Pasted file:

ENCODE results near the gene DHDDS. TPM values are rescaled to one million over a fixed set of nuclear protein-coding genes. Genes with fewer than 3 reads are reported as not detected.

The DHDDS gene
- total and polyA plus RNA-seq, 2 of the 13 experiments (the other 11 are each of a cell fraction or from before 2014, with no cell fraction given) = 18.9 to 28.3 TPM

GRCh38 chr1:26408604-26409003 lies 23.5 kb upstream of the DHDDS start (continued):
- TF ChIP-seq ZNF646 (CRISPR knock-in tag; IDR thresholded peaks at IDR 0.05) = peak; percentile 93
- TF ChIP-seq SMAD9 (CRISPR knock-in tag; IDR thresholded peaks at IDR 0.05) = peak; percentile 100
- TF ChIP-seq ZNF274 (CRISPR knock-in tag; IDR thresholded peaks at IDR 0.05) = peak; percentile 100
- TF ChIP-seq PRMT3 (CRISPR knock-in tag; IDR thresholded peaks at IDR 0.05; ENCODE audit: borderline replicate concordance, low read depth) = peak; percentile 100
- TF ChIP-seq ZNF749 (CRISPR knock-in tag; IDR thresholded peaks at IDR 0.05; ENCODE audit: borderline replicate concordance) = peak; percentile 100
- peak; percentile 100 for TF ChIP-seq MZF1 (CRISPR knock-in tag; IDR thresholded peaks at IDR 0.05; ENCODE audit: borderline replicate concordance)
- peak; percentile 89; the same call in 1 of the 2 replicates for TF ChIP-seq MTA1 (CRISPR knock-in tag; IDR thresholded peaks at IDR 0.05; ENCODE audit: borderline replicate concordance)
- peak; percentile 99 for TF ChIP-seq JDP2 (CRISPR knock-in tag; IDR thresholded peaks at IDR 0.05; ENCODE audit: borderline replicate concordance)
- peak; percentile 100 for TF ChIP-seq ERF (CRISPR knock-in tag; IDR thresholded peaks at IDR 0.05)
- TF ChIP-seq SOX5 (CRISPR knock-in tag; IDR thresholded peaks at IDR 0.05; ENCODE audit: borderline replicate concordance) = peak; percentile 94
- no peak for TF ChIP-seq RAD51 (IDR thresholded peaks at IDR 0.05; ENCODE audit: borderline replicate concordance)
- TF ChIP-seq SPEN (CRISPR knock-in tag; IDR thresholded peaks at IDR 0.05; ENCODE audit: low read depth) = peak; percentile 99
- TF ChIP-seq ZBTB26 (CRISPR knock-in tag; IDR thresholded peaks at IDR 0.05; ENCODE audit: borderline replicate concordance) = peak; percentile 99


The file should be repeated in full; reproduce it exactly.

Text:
ENCODE results near the gene DHDDS. TPM values are rescaled to one million over a fixed set of nuclear protein-coding genes. Genes with fewer than 3 reads are reported as not detected.

The DHDDS gene
- total and polyA plus RNA-seq, 2 of the 13 experiments (the other 11 are each of a cell fraction or from before 2014, with no cell fraction given) = 18.9 to 28.3 TPM

GRCh38 chr1:26408604-26409003 lies 23.5 kb upstream of the DHDDS start (continued):
- TF ChIP-seq ZNF646 (CRISPR knock-in tag; IDR thresholded peaks at IDR 0.05) = peak; percentile 93
- TF ChIP-seq SMAD9 (CRISPR knock-in tag; IDR thresholded peaks at IDR 0.05) = peak; percentile 100
- TF ChIP-seq ZNF274 (CRISPR knock-in tag; IDR thresholded peaks at IDR 0.05) = peak; percentile 100
- TF ChIP-seq PRMT3 (CRISPR knock-in tag; IDR thresholded peaks at IDR 0.05; ENCODE audit: borderline replicate concordance, low read depth) = peak; percentile 100
- TF ChIP-seq ZNF749 (CRISPR knock-in tag; IDR thresholded peaks at IDR 0.05; ENCODE audit: borderline replicate concordance) = peak; percentile 100
- peak; percentile 100 for TF ChIP-seq MZF1 (CRISPR knock-in tag; IDR thresholded peaks at IDR 0.05; ENCODE audit: borderline replicate concordance)
- peak; percentile 89; the same call in 1 of the 2 replicates for TF ChIP-seq MTA1 (CRISPR knock-in tag; IDR thresholded peaks at IDR 0.05; ENCODE audit: borderline replicate concordance)
- peak; percentile 99 for TF ChIP-seq JDP2 (CRISPR knock-in tag; IDR thresholded peaks at IDR 0.05; ENCODE audit: borderline replicate concordance)
- peak; percentile 100 for TF ChIP-seq ERF (CRISPR knock-in tag; IDR thresholded peaks at IDR 0.05)
- TF ChIP-seq SOX5 (CRISPR knock-in tag; IDR thresholded peaks at IDR 0.05; ENCODE audit: borderline replicate concordance) = peak; percentile 94
- no peak for TF ChIP-seq RAD51 (IDR thresholded peaks at IDR 0.05; ENCODE audit: borderline replicate concordance)
- TF ChIP-seq SPEN (CRISPR knock-in tag; IDR thresholded peaks at IDR 0.05; ENCODE audit: low read depth) = peak; percentile 99
- TF ChIP-seq ZBTB26 (CRISPR knock-in tag; IDR thresholded peaks at IDR 0.05; ENCODE audit: borderline replicate concordance) = peak; percentile 99